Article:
A Comparison of Molex KK 0.1″ Crimp Tools

Molex 0.1" KK Plug

I was recently discussing some equipment repairs and refurbishments with a new sub-contractor and the subject of replacing a number of leads came up. These leads were terminated on one end by the common 0.1″ molex KK connectors and I enquired whether they had a crimp tool for these. As they hadn’t, there followed a discussion on the options which basically fell into two camps: buy the genuine Molex crimp tool (63811-8200) for the eye-watering price of £240, or go for a cheaper more generic crimp tool.

It’s worth at this point, taking a moment to consider the other option, which of course is to solder the crimp contacts. This is a very common practice amongst Makers and one that I used myself on many occasions. Why bother to crimp? On the face of it, it seems barking mad – squeezing some metal around a wire and expecting it to hold fast and create a good electrical contact. Surely soldering is better?

I must confess to thinking that crimping was mainly about speed for volume production and that crimping was an expensive luxury. Whilst crimping is faster, it also creates a more reliable, consistent connection. One of the problems with soldering our friendly old KK contact is that the solder inevitably wicks up the wire and this makes for a brittle junction around the top of the contact. This creates a common point of failure, especially for wires that get regular flexing or vibration. For this reason you’ll seldom find anything other than crimped contacts on cars. So whilst it’s not the end of the world to solder a contact (meant to be crimped), you should crimp these where possible.

To return to the burning crimping question: Is the Molex tool needed and what advantage it would confer over a cheaper alternative? I had managed to pick up a used 68311-8200 from eBay some time ago and thus decided to do a comparison with my trusty old generic crimper.

The Test

The generic crimp tool that I tested was the PA-09 from Precision Hand Tools. This currently costs £41.99 + £1.99 P&P in the UK and whilst not exactly cheap, promises to do a whole raft of different contacts and is just about within reach of the hobbyist.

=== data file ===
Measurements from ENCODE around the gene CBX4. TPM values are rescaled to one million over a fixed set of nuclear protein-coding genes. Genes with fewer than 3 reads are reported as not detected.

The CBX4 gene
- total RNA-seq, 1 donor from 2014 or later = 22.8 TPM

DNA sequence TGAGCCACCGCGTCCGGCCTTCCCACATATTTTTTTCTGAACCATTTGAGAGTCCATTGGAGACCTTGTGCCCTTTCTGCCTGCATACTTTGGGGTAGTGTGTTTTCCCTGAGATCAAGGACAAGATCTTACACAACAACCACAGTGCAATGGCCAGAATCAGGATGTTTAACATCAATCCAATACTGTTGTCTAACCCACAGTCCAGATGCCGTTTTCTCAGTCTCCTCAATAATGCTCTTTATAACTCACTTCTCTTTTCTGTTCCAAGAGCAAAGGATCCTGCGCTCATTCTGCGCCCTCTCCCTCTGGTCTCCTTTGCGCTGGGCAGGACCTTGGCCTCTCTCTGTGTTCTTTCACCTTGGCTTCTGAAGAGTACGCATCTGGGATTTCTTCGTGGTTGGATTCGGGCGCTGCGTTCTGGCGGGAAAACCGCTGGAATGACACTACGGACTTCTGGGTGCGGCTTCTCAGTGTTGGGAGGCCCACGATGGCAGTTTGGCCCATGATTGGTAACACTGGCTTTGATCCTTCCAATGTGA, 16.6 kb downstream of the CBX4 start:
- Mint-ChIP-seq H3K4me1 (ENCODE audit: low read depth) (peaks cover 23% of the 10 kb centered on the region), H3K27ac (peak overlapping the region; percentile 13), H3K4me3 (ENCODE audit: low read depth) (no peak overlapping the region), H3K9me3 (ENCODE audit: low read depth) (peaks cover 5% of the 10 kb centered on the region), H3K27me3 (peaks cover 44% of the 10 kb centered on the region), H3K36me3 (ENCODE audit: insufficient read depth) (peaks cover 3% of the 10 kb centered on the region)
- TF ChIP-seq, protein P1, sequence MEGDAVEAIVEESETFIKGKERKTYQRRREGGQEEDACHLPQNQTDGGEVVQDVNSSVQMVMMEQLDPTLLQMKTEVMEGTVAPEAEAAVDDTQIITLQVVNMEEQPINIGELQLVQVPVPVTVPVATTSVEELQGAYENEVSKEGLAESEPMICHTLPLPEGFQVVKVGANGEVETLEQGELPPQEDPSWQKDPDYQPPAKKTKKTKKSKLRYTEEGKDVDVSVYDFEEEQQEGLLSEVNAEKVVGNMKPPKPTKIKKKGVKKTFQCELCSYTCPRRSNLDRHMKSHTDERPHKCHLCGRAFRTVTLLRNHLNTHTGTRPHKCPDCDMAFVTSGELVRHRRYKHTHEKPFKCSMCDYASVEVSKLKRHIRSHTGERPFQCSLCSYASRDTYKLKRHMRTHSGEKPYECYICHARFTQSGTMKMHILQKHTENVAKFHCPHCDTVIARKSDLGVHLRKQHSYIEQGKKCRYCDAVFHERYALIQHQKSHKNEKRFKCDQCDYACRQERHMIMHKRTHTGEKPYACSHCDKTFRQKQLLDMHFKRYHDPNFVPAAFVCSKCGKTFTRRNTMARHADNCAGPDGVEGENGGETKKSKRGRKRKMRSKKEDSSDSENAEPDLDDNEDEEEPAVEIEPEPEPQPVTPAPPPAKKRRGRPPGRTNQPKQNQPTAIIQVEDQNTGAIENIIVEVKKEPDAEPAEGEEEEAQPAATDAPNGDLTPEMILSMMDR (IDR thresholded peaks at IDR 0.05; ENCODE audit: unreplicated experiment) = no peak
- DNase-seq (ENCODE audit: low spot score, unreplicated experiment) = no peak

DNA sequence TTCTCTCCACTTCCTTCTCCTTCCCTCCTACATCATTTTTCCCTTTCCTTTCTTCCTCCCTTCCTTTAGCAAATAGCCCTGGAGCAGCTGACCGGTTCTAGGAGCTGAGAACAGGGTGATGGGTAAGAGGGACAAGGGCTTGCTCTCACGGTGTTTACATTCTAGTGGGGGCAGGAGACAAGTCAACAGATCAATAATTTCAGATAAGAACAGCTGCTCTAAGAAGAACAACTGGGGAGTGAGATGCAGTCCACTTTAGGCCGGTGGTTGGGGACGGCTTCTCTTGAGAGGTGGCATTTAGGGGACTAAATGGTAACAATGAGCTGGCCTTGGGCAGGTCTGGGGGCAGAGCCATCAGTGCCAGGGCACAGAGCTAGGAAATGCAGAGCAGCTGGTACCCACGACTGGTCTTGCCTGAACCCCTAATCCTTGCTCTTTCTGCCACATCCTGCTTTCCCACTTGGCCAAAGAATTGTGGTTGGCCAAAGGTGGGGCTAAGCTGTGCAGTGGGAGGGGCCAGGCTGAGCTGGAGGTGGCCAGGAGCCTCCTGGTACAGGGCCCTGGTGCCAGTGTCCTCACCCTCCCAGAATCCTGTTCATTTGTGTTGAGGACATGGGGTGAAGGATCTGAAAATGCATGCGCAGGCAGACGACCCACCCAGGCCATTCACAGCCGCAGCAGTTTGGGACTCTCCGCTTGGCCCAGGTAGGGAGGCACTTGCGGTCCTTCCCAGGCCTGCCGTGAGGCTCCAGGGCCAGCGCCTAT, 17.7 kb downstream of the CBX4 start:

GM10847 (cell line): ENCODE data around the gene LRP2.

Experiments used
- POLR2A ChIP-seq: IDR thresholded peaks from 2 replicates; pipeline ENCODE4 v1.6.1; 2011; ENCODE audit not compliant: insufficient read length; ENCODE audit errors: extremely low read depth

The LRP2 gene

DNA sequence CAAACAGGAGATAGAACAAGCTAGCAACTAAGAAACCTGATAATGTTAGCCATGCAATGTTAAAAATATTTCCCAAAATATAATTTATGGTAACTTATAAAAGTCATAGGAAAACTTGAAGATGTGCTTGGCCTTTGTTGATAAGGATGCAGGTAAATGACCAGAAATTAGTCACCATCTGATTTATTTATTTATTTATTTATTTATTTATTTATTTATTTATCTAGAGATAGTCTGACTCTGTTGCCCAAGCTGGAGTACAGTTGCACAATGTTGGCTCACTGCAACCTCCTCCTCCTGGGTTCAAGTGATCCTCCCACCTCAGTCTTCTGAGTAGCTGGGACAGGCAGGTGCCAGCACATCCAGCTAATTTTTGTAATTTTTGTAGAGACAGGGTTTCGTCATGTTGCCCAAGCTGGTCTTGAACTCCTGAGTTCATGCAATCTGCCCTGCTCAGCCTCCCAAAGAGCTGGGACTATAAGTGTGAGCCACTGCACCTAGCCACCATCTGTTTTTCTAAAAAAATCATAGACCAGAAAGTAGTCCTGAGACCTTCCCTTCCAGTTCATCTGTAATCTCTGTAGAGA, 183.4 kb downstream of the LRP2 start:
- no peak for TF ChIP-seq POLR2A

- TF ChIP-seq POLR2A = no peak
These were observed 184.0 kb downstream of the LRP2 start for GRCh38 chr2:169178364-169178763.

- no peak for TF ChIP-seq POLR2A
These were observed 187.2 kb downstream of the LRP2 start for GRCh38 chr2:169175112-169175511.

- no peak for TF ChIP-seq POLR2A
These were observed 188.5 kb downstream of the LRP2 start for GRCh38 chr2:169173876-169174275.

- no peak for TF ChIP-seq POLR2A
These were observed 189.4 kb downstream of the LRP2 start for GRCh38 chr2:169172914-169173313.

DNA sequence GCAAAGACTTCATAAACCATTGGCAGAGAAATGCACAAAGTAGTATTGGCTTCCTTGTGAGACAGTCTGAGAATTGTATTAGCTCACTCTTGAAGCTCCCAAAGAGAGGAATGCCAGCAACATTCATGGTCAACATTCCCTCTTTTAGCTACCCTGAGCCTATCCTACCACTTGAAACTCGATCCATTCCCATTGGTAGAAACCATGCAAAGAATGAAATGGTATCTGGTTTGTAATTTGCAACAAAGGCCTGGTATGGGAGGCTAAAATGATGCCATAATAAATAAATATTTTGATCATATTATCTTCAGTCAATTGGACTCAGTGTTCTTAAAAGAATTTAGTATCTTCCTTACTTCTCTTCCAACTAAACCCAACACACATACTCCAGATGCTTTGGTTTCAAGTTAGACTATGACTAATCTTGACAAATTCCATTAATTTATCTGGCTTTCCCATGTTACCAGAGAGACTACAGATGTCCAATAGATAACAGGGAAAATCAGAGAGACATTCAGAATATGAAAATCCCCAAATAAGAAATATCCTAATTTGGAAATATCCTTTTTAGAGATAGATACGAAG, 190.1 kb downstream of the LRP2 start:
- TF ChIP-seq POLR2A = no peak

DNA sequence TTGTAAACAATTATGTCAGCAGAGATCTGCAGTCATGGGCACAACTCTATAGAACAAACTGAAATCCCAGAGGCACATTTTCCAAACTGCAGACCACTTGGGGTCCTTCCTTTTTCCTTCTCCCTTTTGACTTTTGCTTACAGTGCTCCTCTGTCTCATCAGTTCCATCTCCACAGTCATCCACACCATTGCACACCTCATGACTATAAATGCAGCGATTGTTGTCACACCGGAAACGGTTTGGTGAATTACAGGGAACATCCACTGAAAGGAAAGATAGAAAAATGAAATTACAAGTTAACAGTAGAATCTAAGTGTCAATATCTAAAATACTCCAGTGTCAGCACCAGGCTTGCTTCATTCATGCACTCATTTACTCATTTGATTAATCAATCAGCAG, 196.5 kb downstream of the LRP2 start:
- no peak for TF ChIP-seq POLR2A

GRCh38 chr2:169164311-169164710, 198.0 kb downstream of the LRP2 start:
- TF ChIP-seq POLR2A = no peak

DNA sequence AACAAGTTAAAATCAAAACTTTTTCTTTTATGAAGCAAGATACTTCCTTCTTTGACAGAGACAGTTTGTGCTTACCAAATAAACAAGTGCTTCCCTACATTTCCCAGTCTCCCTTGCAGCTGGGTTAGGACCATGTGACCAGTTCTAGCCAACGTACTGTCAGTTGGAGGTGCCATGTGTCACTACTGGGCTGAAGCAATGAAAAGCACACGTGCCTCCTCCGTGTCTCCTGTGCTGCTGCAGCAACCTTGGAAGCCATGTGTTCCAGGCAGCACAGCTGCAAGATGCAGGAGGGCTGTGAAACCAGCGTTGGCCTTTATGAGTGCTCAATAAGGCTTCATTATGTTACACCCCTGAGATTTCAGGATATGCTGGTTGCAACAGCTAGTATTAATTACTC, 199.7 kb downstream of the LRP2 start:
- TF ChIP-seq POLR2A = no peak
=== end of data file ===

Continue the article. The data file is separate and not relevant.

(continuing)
Molex crimper vs PA-09

Molex 63811-8200 KK crimp Tool

Cost: £236.36
The crimp contacts that I used were Molex 0.1″ KK ones, part number 08-50-0032

This crimp tool is a ratcheting tool that crimps the contact in a single movement and so can be very quick. I selected the “C” jaw and timed several crimp operations. From a stripped wire, it took me around 15 seconds per crimp and I reckon with a bit more practice, I’d easily get this down to 10 seconds or less. The quality of the crimp was very good with no failures (always do a “pull” test to check mechanical strength).

Close-up of the Crimp Jaws

PA-09 Universal Crimp Tool

Cost: £41.99
The crimp contacts that I used were Molex 0.1″ KK ones, part number 08-50-0032

Using this crimp tool, you need to crimp the contact in two distinct phases: first you crimp the bare end of the wire and then you crimp the insulation. From the instructions, they recommend that you use a set of calipers to measure the width of the contact and then select the correct jaws to use based on the measurements. I duly did this and came up with a measurement of around 1.6mm for the main part of the contact and around 2.0mm for the insulation. I thus chose the 1.6mm jaw for the wire and the 1.9mm jaw for the insulation.

From a stripped wire, it took me around 40 seconds per crimp. It was a lot more fiddly that the Molex crimper, but nonetheless the results were reasonable for Maker use.

Close-up of the resultant crimped terminals

Conclusion

From the close-up image you can see that the red wire from the PA-09 is not quite as tidy as the Molex (black wire) and it takes longer to crimp. However, speed is seldom the issue for the average Maker and the result is ok, far better and more reliable than soldering. Coupled with the fact that the PA-09 is very flexible and will crimp a whole range of other small crimp contacts, it’s a reasonable choice here and would recommend for most Makers.

3 thoughts on “A Comparison of Molex KK 0.1″ Crimp Tools”

  1. I think part of the problem with the PA-09 result is your choice of terminal.
    The 08-50-0032 are 4809 series with cat ear insulation crimps.
    I’d love to see the same test with 2759 series terminals that use F-crimps for both conductor and insulation.

  2. Yo Leo, you get what you pay for. In my case i cannot justify spending $400+ up here in Canada to crimp the connectors on a few measly TX3 fans that need replacing in my network switches. I’m not going to get bent out of shape for an IEC standard on a lousy 12V connection that is not rated to handle high amperage anyway.Thanks for the Write-up John. Good to see someone keeping things in perspective. I’m happy i don’t have to give up both an arm AND a leg now, and can buy the tool i need for under $100 (consumables not included of course).

  3. The crimp on the RED wire does NOT meet with the IEC 60352-2. It even deforms the terminal at places it should never do. The terminal is badly damaged after the crimp.
    I would never use it ,,,

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